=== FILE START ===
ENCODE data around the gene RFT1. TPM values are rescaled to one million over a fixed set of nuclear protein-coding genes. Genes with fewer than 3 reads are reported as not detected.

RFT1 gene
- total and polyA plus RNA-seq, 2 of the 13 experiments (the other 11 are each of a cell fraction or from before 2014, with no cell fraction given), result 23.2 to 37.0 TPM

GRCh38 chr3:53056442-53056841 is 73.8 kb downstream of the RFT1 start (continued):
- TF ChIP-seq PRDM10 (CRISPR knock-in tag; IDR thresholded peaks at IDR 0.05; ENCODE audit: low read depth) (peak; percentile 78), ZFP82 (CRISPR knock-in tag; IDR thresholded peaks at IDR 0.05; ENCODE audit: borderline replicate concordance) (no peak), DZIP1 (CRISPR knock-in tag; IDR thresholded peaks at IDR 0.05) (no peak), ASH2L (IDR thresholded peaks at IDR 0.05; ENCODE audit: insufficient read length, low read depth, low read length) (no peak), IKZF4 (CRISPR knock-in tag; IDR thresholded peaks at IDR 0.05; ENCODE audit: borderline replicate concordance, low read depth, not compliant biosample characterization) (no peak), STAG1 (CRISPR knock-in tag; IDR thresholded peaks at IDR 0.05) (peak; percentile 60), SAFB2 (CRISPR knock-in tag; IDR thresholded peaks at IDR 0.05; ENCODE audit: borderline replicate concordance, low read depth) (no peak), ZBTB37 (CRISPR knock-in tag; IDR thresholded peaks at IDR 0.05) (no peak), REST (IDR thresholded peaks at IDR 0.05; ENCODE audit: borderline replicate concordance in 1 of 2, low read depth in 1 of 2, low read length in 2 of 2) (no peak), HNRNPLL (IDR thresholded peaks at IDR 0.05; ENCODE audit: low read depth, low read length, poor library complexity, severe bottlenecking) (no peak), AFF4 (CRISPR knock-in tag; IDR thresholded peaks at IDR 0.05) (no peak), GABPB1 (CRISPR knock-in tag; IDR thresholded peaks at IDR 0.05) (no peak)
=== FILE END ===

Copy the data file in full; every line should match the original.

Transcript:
ENCODE data around the gene RFT1. TPM values are rescaled to one million over a fixed set of nuclear protein-coding genes. Genes with fewer than 3 reads are reported as not detected.

RFT1 gene
- total and polyA plus RNA-seq, 2 of the 13 experiments (the other 11 are each of a cell fraction or from before 2014, with no cell fraction given), result 23.2 to 37.0 TPM

GRCh38 chr3:53056442-53056841 is 73.8 kb downstream of the RFT1 start (continued):
- TF ChIP-seq PRDM10 (CRISPR knock-in tag; IDR thresholded peaks at IDR 0.05; ENCODE audit: low read depth) (peak; percentile 78), ZFP82 (CRISPR knock-in tag; IDR thresholded peaks at IDR 0.05; ENCODE audit: borderline replicate concordance) (no peak), DZIP1 (CRISPR knock-in tag; IDR thresholded peaks at IDR 0.05) (no peak), ASH2L (IDR thresholded peaks at IDR 0.05; ENCODE audit: insufficient read length, low read depth, low read length) (no peak), IKZF4 (CRISPR knock-in tag; IDR thresholded peaks at IDR 0.05; ENCODE audit: borderline replicate concordance, low read depth, not compliant biosample characterization) (no peak), STAG1 (CRISPR knock-in tag; IDR thresholded peaks at IDR 0.05) (peak; percentile 60), SAFB2 (CRISPR knock-in tag; IDR thresholded peaks at IDR 0.05; ENCODE audit: borderline replicate concordance, low read depth) (no peak), ZBTB37 (CRISPR knock-in tag; IDR thresholded peaks at IDR 0.05) (no peak), REST (IDR thresholded peaks at IDR 0.05; ENCODE audit: borderline replicate concordance in 1 of 2, low read depth in 1 of 2, low read length in 2 of 2) (no peak), HNRNPLL (IDR thresholded peaks at IDR 0.05; ENCODE audit: low read depth, low read length, poor library complexity, severe bottlenecking) (no peak), AFF4 (CRISPR knock-in tag; IDR thresholded peaks at IDR 0.05) (no peak), GABPB1 (CRISPR knock-in tag; IDR thresholded peaks at IDR 0.05) (no peak)